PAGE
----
Football can often be unashamedly youth-obsessed. Fans clamour to see the ‘next big thing’, whilst academy graduates are hyped on social media before ever kicking a ball for their clubs.
Whilst youth may be exciting, there’s something rather pleasing about seeing ageing stalwarts continue to perform in a young man’s game. We’ve decided to take a look through the Premier League archives, at five players who defied Father Time.
A salute to the league’s golden oldies.
Mark Schwarzer – 42 years and 159 days
A reliable Premier League performer for nearly two decades, Australian Schwarzer was a dependable shot stopper over spells at Middlesbrough, Fulham, Chelsea and Leicester.
He made over 350 league appearances in an 11-year spell in the North East with ‘Boro, winning the League Cup in 2004, before a five-year spell at Fulham.
As he entered his twilight years he moved to Chelsea and then Leicester as experienced back-up, being part of title-winning teams at both clubs despite barely featuring.
He made his last appearance for the Foxes aged 42 before retiring in 2016.
Brad Friedel – 42 years and 176 days
Few Premier League players have been as evergreen as US goalkeeper Brad Friedel, who seemed to get better with age over a distinguished career in English football.
Having failed to establish himself in three seasons at Liverpool, Friedel moved across the North West to Blackburn where he became one of the finest goalkeepers in the division.
He won the League Cup in 2002 and was named in the PFA Team of the Year in 2002/03, before bringing an eight-year spell at Ewood Park to an end with a move to Aston Villa.
Three seasons at Villa before a further five followed at Tottenham, with Friedel eventually retiring aged 42 in 2015.
He is now head coach at MLS side New England Revolution.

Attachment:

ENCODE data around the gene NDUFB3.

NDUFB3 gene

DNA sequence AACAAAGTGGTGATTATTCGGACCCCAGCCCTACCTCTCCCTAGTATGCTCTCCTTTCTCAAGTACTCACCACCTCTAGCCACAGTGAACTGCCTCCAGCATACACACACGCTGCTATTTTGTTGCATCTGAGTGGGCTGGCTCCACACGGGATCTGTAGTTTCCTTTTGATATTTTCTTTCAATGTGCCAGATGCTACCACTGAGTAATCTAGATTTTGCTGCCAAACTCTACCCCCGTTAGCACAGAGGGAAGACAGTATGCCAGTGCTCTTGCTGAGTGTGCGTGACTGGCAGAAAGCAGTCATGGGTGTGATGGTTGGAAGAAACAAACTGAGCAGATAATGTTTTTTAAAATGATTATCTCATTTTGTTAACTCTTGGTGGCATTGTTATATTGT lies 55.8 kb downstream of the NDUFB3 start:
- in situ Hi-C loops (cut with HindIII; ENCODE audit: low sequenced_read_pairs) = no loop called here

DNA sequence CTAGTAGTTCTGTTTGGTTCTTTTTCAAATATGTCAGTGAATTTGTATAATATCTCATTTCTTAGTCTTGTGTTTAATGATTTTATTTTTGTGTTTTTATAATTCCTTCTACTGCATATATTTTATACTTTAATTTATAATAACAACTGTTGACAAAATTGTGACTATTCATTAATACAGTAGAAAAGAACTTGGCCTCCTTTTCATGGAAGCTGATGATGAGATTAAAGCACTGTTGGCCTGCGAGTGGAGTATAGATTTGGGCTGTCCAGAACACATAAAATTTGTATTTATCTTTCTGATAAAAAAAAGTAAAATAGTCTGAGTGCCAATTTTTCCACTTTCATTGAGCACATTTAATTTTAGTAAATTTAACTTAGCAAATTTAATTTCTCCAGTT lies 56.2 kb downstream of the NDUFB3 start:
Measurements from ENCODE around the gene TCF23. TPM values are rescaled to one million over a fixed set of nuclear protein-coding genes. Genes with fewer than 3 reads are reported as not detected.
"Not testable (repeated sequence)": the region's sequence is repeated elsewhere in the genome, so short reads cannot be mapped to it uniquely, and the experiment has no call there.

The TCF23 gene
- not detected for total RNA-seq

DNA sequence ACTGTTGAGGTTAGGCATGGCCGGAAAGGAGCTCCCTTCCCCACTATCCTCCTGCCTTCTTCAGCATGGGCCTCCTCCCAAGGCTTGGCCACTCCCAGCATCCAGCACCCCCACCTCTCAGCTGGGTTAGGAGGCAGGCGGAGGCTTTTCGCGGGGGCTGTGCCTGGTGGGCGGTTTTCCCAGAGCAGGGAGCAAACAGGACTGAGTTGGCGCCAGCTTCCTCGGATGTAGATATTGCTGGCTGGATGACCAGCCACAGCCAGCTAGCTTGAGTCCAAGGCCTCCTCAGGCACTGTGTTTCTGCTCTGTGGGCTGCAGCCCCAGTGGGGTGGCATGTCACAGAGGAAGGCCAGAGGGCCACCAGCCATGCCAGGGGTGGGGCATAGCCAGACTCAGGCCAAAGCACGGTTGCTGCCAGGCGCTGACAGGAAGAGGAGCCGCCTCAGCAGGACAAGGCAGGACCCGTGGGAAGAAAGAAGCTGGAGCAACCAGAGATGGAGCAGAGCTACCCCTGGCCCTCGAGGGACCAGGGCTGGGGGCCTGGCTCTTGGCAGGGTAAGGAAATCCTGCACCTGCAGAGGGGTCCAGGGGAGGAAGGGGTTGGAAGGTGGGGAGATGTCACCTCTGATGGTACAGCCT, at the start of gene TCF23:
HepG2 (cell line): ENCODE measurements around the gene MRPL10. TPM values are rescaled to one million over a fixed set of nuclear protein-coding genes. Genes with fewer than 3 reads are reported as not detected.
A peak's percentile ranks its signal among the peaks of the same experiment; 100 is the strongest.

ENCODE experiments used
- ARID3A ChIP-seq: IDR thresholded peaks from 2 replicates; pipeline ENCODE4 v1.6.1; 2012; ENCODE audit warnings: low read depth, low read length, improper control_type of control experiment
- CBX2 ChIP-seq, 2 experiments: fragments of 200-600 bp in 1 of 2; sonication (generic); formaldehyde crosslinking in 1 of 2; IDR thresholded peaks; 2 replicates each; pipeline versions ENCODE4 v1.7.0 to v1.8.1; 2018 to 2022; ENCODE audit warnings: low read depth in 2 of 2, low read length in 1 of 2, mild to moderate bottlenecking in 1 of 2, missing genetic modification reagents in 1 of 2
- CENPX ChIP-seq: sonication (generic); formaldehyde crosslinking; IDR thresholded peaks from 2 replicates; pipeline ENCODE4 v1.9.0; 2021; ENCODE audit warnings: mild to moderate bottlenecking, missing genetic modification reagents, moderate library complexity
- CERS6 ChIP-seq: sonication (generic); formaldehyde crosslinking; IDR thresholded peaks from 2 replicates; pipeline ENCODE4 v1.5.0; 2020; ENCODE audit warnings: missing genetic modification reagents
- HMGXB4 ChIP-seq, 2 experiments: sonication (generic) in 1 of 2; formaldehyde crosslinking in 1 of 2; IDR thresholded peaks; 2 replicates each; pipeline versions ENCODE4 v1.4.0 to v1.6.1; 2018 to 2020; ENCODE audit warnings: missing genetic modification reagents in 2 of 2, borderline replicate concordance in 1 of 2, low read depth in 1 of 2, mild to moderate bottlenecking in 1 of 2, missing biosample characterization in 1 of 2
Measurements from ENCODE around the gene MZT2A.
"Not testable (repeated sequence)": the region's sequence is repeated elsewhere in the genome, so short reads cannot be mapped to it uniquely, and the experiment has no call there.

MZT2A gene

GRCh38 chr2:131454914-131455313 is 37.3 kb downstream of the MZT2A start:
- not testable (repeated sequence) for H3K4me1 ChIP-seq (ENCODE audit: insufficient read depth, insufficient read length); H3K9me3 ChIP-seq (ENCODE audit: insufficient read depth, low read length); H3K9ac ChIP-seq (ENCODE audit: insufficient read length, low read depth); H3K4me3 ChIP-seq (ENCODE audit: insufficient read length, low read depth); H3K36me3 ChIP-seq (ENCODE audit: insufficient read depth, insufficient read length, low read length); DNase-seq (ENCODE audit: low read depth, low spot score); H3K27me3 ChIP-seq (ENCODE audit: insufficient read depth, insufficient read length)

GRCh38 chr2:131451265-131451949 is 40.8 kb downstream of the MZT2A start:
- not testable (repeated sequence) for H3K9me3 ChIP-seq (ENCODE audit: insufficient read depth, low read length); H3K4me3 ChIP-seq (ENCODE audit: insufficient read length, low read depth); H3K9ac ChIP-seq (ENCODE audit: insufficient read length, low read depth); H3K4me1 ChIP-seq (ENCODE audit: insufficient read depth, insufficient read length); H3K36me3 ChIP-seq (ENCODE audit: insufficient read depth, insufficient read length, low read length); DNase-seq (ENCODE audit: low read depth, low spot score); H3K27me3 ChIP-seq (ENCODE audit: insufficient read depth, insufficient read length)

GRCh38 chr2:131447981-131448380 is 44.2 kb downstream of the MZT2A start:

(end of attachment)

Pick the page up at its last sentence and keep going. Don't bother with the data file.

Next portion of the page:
3. Steve Ogrizovic – 42 years and 236 days
Another goalkeeper (you’ll spot a theme here), Steve Ogrizovic featured in the Premier League during his spell at Coventry City.
Pre-Premier League he began at Chesterfield before failing to make an impact at Liverpool due to the presence of Ray Clemence and Bruce Grobbelaar, moving on to Shrewsbury Town.
He signed for Coventry City in 1984, and made over 500 league appearances for the club before retiring in 2000.
Ogrizovic’s affinity with the club continues, where he is now goalkeeper coach, having held a variety of coaching roles at Coventry since his retirement.
He made his last appearance for the Midlands club aged 42 years and 236 days. Veteran.
2. Alec Chamberlain – 42 years and 327 days
Best known for an 11 year spell at Watford, Chamberlain made 247 league appearances during his spell at Vicarage Road.
The goalkeeper had spells at all three Merseyside clubs, though never made an appearance for either Everton or Liverpool, whilst another loan spell at Chelsea also brought zero league appearances.
Chamberlain is currently goalkeeper coach at Watford after retiring in 2007 following a career at nine English clubs, making his final Premier League appearance at the age of 42 years and 327 days.
1. John Burridge – 43 years and 163 days
John Burridge holds the distinction of being the oldest player in Premier League history, appearing for Manchester City at the grand old age of 43 years and 163 days.
Burridge’s career began way back in 1969 at Workington, before finally hanging up his gloves nearly 30 years later after a spell at Blyth Spartans in 1997.
Inbetween, the goalkeeper had spells at the likes of Aston Villa, Crystal Palace, Newcastle and Manchester City, making his final Premier League appearance in 1995.
Whilst the career of a goalkeeper tends to last longer than your average outfield player, it will take some effort to beat Burridge’s landmark as the Premier League’s greatest golden oldie.